Purpose: Accumulating evidence indicates a link between cholesterol and age-related macular degeneration. Yet, little is known about cholesterol elimination from the retina and retinal pigment epithelium (RPE), the two layers that are damaged in this blinding disease. Several different pathways of enzymatic cholesterol removal exist in extraocular tissues. The authors tested whether metabolites from these pathways could also be quantified in the bovine and human retina and RPE. For comparison, they measured cholesterol oxidation products in two regions of the bovine and human brain and in the bovine liver and adrenal glands.
Methods: Sterol quantification was carried out by isotope dilution gas chromatography-mass spectrometry. Bovine tissues were used first to optimize analytical procedures and to investigate postmortem changes in oxysterol concentrations. Then human specimens were analyzed for oxysterol concentrations.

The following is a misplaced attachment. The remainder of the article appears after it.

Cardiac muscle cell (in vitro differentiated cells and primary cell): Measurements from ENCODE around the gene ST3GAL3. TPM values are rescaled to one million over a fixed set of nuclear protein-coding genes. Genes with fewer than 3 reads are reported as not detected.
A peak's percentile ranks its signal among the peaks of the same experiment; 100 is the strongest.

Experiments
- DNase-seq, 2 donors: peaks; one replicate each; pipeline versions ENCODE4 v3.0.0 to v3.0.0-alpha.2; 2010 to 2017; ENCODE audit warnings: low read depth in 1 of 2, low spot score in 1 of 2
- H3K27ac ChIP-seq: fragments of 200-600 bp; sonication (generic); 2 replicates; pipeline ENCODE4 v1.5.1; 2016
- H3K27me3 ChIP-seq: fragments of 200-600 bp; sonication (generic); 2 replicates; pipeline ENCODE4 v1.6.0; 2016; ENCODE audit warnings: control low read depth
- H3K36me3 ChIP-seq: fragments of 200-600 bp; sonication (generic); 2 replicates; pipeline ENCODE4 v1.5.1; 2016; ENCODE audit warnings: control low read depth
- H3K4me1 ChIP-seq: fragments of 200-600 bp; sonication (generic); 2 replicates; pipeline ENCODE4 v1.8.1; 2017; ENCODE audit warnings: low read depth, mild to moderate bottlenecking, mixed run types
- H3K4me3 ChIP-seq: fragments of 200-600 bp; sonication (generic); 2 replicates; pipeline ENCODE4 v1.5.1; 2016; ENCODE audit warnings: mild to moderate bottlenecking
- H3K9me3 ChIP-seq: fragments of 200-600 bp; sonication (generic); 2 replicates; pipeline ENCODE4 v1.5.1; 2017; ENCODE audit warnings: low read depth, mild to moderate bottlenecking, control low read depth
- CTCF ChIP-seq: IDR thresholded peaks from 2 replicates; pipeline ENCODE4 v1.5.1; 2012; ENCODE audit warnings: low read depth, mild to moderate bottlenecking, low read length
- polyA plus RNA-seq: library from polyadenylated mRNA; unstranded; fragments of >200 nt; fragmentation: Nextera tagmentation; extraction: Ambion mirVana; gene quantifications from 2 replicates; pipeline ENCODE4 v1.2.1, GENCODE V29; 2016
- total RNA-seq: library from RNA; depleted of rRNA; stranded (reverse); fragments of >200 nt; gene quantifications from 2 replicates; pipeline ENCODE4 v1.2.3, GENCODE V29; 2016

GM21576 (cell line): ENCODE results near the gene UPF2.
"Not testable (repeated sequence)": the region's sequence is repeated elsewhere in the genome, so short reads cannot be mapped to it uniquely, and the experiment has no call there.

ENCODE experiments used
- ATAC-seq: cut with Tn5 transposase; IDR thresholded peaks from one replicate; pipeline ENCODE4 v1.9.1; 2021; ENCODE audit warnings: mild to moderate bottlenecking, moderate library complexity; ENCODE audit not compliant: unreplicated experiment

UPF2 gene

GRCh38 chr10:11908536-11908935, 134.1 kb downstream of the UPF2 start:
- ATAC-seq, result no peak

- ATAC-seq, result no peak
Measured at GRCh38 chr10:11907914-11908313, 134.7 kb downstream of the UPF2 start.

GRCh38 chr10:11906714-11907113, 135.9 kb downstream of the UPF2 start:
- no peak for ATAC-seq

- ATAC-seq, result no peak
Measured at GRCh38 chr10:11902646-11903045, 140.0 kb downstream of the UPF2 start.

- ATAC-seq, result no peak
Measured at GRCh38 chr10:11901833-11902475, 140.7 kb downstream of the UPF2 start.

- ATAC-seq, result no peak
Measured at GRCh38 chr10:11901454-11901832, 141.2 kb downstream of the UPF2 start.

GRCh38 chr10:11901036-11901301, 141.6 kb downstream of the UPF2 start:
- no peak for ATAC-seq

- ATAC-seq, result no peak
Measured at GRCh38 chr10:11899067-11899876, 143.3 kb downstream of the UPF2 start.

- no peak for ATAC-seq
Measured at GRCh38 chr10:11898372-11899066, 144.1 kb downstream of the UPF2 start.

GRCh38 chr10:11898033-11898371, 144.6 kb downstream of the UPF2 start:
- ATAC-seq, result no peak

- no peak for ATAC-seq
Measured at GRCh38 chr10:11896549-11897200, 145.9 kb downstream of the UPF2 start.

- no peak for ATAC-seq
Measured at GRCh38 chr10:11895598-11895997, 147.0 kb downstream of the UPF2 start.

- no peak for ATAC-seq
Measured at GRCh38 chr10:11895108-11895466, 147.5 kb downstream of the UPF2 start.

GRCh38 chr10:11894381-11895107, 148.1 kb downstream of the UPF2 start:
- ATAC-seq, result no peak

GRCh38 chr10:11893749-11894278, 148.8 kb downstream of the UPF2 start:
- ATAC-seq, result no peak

Results: Qualitatively, oxysterol profiles were similar in the bovine and human tissues. In the human retina and RPE, the authors could not detect 27-hydroxycholesterol but unexpectedly found that its oxidation product, 5-cholestenoic acid, is the most abundant oxysterol, varying up to threefold in different persons. 24S-Hydroxysterol and pregnenolone were also present in the retina, but at much lower quantities and without significant interindividual variability. In the brain, the predominant oxysterol was 24S-hydroxycholesterol.
Conclusions: The oxysterol profile of the retina suggests that all known pathways of cholesterol elimination in extraocular organs are operative in the retina and that they likely vary depending on specific cell type. However, overall oxidation to 5-cholestenoic acid appears to be the predominant mechanism for cholesterol elimination from this organ.